NRDC Voices: The Carrot and the Stick

To reform the dirty apparel industry, we need to reward those who are making a sincere effort—and call out those who are not.

January 06, 2015
Linda Greer -

I've been working for seven years to clean up the way our clothes get made, and lately—finally!—I’ve seen some encouraging progress. More than 30 percent of the apparel industry now participates in the Sustainable Apparel Coalition, which strives to measure and reduce the environmental impacts related to the manufacture of clothing. Meanwhile, a number of major retailers (including Target and Gap) participate in NRDC’s Clean by Design program, which was initiated to help mills and other production facilities cut their excessive use of water, energy, and harmful chemicals—all while cutting costs. Other companies have started to take positive steps on their own. For example, VF—an apparel conglomerate that owns Wrangler, Lee, and The North Face, among many other well-recognized brands—recently instituted a program to monitor and restrict the use of any chemicals that pose a threat to human health and the environment.

Still, the slow pace of change within the textile and apparel industry has been frustrating, to say the least, especially when one considers its rapid growth and increased impact globally. How can we push companies to do more—and to do it much more quickly?

Ultimately, consumers hold the key to industry-wide change with the power of their purse. However, to become a force, they need to care.

One recent high-profile initiative, Greenpeace’s Detox campaign, focused much-needed public attention on the industry’s serious toxic chemical problem. Once the group began releasing data and naming names, CEOs from a number of clothing companies were tripping over one another in their rush to sign the Greenpeace-drafted commitment letters pledging zero discharge of hazardous chemicals by 2020. The campaign served as a blunt reminder to corporations that over the Internet, bad reputations can spread very quickly indeed—and also that the press is always more than happy to break the story of this or that well-known company’s misconduct.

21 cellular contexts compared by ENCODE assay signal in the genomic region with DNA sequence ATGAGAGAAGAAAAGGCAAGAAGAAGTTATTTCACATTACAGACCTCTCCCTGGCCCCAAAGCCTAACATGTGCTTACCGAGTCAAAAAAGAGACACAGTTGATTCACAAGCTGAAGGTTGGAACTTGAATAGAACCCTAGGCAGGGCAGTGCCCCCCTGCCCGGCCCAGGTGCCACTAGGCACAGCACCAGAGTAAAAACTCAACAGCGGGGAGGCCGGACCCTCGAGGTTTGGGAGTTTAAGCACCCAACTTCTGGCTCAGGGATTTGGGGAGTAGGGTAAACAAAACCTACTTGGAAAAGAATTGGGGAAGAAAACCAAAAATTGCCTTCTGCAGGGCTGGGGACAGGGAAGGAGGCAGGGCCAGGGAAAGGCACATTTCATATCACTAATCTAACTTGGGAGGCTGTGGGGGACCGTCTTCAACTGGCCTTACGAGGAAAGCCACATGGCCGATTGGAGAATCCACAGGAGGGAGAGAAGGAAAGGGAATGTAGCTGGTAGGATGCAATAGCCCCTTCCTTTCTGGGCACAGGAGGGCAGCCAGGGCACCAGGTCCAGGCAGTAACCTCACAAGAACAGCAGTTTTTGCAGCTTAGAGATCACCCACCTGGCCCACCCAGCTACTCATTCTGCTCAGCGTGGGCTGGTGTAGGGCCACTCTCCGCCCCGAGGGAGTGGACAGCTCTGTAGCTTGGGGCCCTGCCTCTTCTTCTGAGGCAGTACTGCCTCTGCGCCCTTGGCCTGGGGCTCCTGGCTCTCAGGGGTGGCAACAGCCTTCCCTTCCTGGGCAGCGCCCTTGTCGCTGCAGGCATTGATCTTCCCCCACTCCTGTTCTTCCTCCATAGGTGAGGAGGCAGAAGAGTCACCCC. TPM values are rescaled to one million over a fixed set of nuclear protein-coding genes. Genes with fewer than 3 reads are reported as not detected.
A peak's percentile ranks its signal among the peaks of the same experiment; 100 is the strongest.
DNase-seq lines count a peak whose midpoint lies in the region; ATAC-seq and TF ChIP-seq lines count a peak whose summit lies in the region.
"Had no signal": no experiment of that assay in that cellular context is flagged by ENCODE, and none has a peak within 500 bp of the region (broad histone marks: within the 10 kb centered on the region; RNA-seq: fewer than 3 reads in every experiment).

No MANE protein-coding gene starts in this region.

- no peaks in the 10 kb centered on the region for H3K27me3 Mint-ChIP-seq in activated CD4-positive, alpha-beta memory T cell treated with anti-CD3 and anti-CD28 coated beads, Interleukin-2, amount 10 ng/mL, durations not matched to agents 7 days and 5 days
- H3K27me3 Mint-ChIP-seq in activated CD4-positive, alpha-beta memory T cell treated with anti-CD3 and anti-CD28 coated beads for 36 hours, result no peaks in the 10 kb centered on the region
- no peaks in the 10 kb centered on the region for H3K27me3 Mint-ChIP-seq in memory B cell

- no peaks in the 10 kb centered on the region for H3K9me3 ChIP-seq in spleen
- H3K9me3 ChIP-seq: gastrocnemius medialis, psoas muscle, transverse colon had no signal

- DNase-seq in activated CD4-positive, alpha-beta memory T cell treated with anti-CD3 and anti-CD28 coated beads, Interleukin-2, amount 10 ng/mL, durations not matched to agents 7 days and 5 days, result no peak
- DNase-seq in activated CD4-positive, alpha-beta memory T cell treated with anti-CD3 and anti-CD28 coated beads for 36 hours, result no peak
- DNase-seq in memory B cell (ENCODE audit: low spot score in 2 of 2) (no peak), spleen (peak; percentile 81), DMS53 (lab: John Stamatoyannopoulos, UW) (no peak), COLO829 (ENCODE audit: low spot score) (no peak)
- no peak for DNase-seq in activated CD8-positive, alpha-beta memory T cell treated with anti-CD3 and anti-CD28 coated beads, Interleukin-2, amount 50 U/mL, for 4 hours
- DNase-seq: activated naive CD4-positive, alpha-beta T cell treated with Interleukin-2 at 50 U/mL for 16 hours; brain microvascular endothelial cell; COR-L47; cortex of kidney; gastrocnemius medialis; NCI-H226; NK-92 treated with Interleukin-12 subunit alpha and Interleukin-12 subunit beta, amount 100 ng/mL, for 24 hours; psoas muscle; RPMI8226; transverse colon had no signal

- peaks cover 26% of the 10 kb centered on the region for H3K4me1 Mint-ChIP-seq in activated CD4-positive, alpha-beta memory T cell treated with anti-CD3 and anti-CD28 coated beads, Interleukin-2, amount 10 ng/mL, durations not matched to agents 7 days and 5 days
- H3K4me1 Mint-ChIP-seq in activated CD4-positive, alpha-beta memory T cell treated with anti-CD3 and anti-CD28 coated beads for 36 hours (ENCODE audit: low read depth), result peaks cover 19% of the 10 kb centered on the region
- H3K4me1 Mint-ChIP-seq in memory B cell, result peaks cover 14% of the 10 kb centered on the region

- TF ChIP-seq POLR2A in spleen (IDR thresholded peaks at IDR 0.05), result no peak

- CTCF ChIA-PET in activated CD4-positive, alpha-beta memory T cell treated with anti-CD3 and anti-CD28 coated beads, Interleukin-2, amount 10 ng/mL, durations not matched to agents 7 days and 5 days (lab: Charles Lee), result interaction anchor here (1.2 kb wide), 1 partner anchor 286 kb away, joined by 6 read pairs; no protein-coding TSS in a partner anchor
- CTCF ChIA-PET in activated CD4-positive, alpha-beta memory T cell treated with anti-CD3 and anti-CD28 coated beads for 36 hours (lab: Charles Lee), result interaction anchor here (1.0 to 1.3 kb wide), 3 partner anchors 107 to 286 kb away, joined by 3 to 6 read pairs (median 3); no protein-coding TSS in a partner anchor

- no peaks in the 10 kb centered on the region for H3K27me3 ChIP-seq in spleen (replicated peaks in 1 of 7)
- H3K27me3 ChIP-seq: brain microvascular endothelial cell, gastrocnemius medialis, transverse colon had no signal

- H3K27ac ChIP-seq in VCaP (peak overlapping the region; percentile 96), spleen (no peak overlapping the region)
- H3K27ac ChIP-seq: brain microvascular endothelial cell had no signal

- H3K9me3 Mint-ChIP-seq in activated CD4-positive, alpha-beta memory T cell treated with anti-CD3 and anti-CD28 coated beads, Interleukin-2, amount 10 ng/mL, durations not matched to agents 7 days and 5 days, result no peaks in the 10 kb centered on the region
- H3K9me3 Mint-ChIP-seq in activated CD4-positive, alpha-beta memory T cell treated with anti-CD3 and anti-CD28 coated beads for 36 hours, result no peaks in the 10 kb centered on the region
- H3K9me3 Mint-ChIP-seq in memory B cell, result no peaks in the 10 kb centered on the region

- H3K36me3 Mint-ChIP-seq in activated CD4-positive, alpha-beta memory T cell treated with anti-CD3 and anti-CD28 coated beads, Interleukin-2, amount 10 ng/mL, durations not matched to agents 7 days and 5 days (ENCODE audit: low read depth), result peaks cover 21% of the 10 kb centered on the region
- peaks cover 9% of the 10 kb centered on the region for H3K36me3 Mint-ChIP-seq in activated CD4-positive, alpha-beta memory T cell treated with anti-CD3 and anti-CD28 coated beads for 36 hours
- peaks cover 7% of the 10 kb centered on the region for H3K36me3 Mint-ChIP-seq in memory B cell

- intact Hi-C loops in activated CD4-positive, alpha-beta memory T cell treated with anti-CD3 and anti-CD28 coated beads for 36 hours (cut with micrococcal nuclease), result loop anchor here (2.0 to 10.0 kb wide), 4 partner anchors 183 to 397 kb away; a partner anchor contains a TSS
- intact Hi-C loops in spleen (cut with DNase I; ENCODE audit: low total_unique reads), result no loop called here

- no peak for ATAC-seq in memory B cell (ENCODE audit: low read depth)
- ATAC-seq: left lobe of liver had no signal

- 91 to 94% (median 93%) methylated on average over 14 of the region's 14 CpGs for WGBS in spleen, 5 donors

For me, it also offered a sobering lesson. Despite their claims to the contrary, many corporations were unquestionably more responsive to the negative pressure applied by Greenpeace than they had been to our more collaborative Clean by Design initiative. The Detox campaign succeeded beautifully in raising consumer awareness and sparking media coverage of the apparel industry’s toxic habits. But signed commitment letters, while an excellent first step, aren’t enough to get the job done. Indeed, the industry has now spent several fruitless years floundering about in misguided efforts to reduce its use of chemicals on the Greenpeace hit list. That’s why NRDC continues to work tirelessly with these corporations to promote pragmatic, off-the-shelf solutions that can immediately reform their outdated, inefficient polluting methods.